One can also do neat tricks like scope based locking. Indeed there is a design pattern in C++ where a library developer can enforce that you can only take out a lock as a scope based lock, thus drastically reducing the likelihood of deadlocks occurring due to badly written code.

For a specific article discussing the benefits of what is commonly referred to as RAII please look here.

In Python 2.5 they introduced the with clause. This does help. However this is nowhere near as elegant as RAII. Firstly you have to remember to use with, rather than simply enforcing policy in constructors and destructors (that incur no extra effort on the users of those classes) and secondly this introduces more stuff that is not necessary if RAII were used (__enter__ and __exit__ operators and the with clause itself).

Syntax

Python has made some weird and ugly syntax choices. A lot of languages get their syntax from C. C uses a nice clean syntax that can cope with multi-line if clauses.

Python makes use of the colon to denote the end of certain parts of its syntax. This is ugly as it shouts out at you and there is no need for it if a bit more thought had gone into it. I keep thinking of labels or name separators.

This is the one ugly thing about Python. I know it is probably a personal pet hate, but there you go.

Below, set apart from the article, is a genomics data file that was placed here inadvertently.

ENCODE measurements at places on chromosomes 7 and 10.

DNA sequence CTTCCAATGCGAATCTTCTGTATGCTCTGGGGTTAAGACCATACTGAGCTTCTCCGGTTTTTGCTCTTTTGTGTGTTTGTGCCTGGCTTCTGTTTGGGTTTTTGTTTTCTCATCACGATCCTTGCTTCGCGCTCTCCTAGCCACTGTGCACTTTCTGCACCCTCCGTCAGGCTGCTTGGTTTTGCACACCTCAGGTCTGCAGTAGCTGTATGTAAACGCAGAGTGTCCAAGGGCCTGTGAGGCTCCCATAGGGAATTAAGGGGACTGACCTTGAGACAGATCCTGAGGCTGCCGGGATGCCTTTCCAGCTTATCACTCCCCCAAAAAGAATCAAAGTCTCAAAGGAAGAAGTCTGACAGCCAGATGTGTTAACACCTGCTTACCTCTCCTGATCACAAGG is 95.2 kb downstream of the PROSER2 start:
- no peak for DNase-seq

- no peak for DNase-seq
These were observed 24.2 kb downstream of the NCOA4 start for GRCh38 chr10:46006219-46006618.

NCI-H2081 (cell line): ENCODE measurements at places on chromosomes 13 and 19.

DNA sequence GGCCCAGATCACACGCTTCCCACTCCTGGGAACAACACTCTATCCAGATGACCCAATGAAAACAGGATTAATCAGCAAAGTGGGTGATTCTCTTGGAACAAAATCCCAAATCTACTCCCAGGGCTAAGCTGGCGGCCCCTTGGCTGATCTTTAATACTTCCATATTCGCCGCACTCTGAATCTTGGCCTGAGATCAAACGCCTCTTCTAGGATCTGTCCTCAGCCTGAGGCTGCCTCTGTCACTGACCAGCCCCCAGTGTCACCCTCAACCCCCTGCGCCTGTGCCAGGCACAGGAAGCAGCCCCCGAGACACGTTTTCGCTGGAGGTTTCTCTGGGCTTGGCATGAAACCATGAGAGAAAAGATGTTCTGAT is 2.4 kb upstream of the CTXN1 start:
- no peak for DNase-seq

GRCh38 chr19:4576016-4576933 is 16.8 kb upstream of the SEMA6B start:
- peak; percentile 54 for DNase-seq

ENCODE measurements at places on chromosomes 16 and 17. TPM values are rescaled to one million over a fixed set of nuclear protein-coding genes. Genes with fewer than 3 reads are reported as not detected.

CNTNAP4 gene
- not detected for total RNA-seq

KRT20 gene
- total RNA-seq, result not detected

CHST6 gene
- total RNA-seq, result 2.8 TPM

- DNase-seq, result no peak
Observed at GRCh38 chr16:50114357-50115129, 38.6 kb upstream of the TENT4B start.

As for the rest of it some things are different, I miss the ++ and -- operators but I like how their for loops work and how classes are defined.

Another thing that does bug me a little is when everything is supposed to be OO, why are there procedural ways of doing things? For example, if you want to find out the length of a list you do not do myList.length() but len(MyList). If one wishes to enforce a standard way of getting the length of something then one could always put that into a style or API guide.

Non-Standard Scoping

Even if Jython was just someone’s idea of a bad joke and destructors were specifically designed to always behave like they currently do in C Python then Python’s scoping rules would shoot you in the foot!

Once a variable has come into existence it remains until the enclosing function exits and not when the enclosing block terminates. So bang goes any idea of scope based locking done by mere class definitions, constructors and destructors.

I wonder how many people coming to Python have been caught out by this?

I know you could use the with clause to deal with cases where this was an issue, but as I said before, this is an inelegant solution.

Closures And Anonymous Functions

Closures seem to work in a rather clunky way. However they do work. I have found the need to use container objects rather than scalars, certainly if you want to pass anything back to the outer scope.

Anonymous or Lambda functions are also limited in their ability. However one can declare a named function in an inner scope and use that instead.

In Perl anonymous functions have the same capabilities as named ones. It is especially nice to use them inline inside function calls for registering small one-off callback functions in a GUI program.

No Data Privacy

Python has no concept of data privacy, only obfuscation.

Python has two levels of obfuscation:

  • Identifiers that start with a single underscore denote a weak internal use only entity. It is really a warning this is actually private convention. In fact I think the only case where any attention is paid to the single underscore is when they are ignored during a from ... import *. However, such variables can still be accessed by doing <Package>._.